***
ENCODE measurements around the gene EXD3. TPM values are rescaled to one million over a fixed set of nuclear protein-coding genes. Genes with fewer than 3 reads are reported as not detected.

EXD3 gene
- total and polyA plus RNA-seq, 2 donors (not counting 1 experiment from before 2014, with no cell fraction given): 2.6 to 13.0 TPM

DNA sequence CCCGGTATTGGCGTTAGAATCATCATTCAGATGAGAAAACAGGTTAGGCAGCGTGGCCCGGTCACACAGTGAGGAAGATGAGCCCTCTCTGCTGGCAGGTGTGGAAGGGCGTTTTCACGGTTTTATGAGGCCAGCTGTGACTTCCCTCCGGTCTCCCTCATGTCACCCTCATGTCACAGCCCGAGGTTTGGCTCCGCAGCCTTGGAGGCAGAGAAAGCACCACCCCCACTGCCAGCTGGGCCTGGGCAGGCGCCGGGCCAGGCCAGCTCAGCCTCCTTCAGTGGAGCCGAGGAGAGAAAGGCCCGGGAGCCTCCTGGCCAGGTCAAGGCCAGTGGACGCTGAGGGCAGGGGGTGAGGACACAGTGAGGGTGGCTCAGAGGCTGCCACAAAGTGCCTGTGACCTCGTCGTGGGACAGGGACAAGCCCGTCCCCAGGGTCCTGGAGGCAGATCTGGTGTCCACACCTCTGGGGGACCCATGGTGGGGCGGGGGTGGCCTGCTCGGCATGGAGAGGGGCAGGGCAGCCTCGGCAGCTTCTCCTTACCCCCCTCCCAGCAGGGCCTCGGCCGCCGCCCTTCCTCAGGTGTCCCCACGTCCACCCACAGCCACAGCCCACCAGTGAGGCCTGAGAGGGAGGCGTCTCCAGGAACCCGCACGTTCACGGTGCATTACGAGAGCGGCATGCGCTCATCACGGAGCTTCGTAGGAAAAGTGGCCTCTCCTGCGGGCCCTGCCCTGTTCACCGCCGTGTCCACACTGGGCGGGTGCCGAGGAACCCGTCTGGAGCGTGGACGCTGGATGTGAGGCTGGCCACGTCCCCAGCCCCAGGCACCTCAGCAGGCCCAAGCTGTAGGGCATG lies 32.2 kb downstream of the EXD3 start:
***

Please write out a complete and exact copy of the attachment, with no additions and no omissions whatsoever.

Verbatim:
ENCODE measurements around the gene EXD3. TPM values are rescaled to one million over a fixed set of nuclear protein-coding genes. Genes with fewer than 3 reads are reported as not detected.

EXD3 gene
- total and polyA plus RNA-seq, 2 donors (not counting 1 experiment from before 2014, with no cell fraction given): 2.6 to 13.0 TPM

DNA sequence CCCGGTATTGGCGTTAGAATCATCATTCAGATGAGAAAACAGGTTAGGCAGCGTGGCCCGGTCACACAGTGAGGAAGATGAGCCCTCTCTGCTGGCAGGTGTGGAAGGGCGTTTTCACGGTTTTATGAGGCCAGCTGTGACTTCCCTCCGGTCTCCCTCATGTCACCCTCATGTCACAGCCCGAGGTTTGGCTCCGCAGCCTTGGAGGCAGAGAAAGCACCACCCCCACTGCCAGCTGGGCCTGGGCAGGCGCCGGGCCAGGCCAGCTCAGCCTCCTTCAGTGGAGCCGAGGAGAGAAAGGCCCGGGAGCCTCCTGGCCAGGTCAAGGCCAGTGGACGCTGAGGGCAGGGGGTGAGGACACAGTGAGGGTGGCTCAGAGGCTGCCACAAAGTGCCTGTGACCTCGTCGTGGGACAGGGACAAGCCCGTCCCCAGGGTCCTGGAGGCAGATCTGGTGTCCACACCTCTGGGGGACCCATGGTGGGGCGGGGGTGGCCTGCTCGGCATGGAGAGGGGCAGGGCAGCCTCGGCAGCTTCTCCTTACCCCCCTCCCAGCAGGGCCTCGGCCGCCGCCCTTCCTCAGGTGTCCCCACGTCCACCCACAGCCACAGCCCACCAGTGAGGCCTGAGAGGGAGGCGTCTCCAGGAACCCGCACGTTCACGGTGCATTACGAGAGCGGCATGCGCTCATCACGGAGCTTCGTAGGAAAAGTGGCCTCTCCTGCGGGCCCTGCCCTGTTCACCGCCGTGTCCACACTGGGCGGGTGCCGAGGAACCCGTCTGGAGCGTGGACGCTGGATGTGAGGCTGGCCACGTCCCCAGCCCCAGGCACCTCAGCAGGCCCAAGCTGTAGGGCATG lies 32.2 kb downstream of the EXD3 start: